Ben’s birthday celebration started Tuesday – on his “real” birthday – with our family celebration and a visit from his uncle (my brother) and family. The big party was yesterday. Last year, there were a dozen kids in his kindergarten class. We invited everybody, and then a couple of other friends as well. This year, his first grade class had some 22 or so kids in it. And we invited everybody again.
Fortunately, Ben didn’t want an organized event. No jumping place or laser tag or bowling for him. When we talked about it, he said, “Can’t I just invite everybody over to play? We hardly ever get to just play.” It’s true. Even in first grade, most playtime is regimented in some way. There are afterschool activities and teams and groups, but not much playtime. They don’t have two recesses a day like we did. Sometimes they don’t get recess at all.
We got a balloon machine kit for about $20 and it was good for more than thirty balloons. Balloons and ribbon were included (the hardest part was tying the knots). We attached the balloons with hair bands to the posts on the deck, and to the mailbox. It was easier to take them off and distribute them. I painted wash-off blue targets on the biggest trees, and the kids had those splooshy balls that splatt rather nicely if you soak them in water. We also had some big plastic balls, and binoculars, and a beanbag tic-tac-toe toss, and other likely things placed around the yard.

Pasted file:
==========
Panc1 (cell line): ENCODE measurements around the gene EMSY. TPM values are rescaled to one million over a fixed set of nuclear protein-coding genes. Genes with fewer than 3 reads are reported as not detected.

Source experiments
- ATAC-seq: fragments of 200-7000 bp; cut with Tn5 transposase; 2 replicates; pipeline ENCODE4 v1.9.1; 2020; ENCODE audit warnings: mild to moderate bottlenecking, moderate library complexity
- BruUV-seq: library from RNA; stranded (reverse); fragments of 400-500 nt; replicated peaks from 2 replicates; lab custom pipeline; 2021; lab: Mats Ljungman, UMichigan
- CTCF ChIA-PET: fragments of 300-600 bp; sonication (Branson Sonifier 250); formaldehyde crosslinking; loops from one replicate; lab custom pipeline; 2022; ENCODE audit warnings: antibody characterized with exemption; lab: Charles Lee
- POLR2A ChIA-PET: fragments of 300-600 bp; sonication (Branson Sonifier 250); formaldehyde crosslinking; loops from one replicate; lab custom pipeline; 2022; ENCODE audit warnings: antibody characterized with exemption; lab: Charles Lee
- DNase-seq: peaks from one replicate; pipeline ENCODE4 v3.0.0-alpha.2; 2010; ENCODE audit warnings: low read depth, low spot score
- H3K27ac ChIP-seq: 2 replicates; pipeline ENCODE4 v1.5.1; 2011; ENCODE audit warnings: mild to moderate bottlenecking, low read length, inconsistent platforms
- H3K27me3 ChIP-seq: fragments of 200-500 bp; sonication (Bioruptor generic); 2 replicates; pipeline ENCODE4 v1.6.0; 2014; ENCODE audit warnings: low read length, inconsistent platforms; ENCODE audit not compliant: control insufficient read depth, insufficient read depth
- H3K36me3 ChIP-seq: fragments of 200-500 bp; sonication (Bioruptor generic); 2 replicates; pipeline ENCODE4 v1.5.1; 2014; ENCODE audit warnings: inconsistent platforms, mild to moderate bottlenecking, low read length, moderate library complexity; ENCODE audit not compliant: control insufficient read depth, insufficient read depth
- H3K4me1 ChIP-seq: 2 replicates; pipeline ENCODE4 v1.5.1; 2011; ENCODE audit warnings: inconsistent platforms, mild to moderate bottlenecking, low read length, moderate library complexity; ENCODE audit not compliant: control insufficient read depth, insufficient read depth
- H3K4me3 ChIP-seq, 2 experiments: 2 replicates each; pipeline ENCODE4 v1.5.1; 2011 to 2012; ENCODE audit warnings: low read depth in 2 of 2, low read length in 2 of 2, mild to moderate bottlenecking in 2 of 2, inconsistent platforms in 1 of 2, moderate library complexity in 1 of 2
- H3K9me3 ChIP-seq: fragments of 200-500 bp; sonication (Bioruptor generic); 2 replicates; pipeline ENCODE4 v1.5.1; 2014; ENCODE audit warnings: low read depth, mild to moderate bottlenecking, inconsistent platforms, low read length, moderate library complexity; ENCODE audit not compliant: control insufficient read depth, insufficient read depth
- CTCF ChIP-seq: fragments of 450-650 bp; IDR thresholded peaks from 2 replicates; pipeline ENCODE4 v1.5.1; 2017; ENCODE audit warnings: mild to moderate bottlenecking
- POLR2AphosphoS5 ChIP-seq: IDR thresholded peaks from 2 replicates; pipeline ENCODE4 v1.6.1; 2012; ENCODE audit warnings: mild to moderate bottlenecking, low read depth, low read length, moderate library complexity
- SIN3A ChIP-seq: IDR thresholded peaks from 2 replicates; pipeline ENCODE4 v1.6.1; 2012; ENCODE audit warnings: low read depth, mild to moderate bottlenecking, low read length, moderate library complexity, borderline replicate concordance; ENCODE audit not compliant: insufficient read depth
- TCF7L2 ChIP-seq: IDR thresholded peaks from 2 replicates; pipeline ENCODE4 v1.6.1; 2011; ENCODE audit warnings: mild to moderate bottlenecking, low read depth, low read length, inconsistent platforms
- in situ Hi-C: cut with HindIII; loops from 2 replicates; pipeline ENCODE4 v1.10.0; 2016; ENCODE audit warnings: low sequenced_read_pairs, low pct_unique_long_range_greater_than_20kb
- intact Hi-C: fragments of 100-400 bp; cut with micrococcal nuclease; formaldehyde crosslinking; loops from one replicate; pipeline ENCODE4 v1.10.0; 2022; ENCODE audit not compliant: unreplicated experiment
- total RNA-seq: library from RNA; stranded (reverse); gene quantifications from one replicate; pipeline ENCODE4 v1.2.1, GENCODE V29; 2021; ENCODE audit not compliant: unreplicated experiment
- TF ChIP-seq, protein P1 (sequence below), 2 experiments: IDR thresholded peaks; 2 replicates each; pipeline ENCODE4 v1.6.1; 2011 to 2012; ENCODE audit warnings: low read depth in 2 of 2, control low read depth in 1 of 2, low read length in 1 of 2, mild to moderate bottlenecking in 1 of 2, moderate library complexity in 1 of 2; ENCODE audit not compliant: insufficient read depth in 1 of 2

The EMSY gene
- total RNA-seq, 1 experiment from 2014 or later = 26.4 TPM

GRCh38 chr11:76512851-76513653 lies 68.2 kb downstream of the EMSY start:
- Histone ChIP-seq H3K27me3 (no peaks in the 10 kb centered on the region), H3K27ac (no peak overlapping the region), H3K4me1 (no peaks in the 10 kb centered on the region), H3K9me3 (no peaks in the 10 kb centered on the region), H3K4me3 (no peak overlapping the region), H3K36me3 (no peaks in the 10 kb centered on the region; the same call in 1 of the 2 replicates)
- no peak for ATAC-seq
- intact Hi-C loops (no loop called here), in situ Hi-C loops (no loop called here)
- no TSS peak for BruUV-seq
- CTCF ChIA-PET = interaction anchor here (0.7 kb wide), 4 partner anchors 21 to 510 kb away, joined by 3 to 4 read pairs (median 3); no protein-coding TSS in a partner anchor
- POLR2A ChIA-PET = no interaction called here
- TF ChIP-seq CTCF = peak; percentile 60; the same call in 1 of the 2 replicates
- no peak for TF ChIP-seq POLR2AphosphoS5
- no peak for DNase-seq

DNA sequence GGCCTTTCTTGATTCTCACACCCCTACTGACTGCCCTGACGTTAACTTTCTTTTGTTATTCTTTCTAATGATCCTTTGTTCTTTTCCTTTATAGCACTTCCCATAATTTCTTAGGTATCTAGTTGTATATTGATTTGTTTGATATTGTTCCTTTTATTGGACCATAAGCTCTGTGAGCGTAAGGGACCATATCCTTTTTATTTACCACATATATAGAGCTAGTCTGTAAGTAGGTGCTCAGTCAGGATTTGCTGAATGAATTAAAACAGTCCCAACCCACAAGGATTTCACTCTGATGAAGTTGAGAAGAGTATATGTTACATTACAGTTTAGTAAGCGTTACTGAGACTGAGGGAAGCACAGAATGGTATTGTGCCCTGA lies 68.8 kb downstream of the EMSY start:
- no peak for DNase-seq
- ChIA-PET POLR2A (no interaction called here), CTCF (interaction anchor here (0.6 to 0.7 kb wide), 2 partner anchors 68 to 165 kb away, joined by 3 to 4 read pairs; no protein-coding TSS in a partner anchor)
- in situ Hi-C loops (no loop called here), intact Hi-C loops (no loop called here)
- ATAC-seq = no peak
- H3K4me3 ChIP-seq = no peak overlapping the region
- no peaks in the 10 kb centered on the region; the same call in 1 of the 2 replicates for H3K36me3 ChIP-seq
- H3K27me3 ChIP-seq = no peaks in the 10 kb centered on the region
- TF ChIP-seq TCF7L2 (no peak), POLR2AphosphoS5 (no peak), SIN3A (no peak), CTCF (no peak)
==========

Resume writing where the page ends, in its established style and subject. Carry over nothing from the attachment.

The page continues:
Other than the water-splatt action (which of course turned into everyone getting a bit damp), the most popular activity was climbing the fig tree. It was very funny to see how the boys and girls took turns doing that. First the boys swarmed the tree, and none of the girls would go near it. Then, later, when the boys were throwing things into the air, the girls lined up and treated the tree a bit like gymnastic equipment. John supervised for a while, just like a spotter. Then, our friend Michael took over and had them singing “Respect” while they were waiting for their turn. By this time, they had evolved the game into a kind of “swing and jump off” routine.
When things started to get a bit chaotic and crazy, we broke for the birthday cake ritual. We had a big cake, and plenty of juicepacks and water. Our friend Bonnie had brought gummy worms (a big hit at the end of the party) and salsa and chips for any parents who decided to stick around (yummy).
At the end of the party, each kid left with a balloon and one of the hacky-sack water-ball thingies. I think they were intended to be pool toys. There were no “gift bags” – when did that awful tradition start?
I think everybody had a pretty good time. No major injuries, lots of smiles and waves goodbye.
One of the kids ended up staying overnight, and Ben didn’t even open any of the presents until late this morning. Some of the presents were very cool, but it really seemed as though the part he liked was having everybody here.
He is such a social creature. I never really was, and it’s so fun for me to watch him. He greeted everybody that came in (even the girls) by name. When kids started throwing balls (and water!) at each other he quietly absented himself from the scene, and went to “plant an oak tree” with one of the other kids. He also gave instructions on the proper fig-tree climbing method.
Since I didn’t grow up having parties at my house or having birthday celebrations or anything like that, I don’t really know what the expectations are from the other kids or their parents. Some of the birthday parties have gotten competitive and flashy. For me, it’s about Ben being happy, and I honestly don’t think he could have been any happier if we had done anything else. He was grinning almost the whole time.
Nobody could ever have told me that I would so enjoy something like this, that I would so love being a Mom.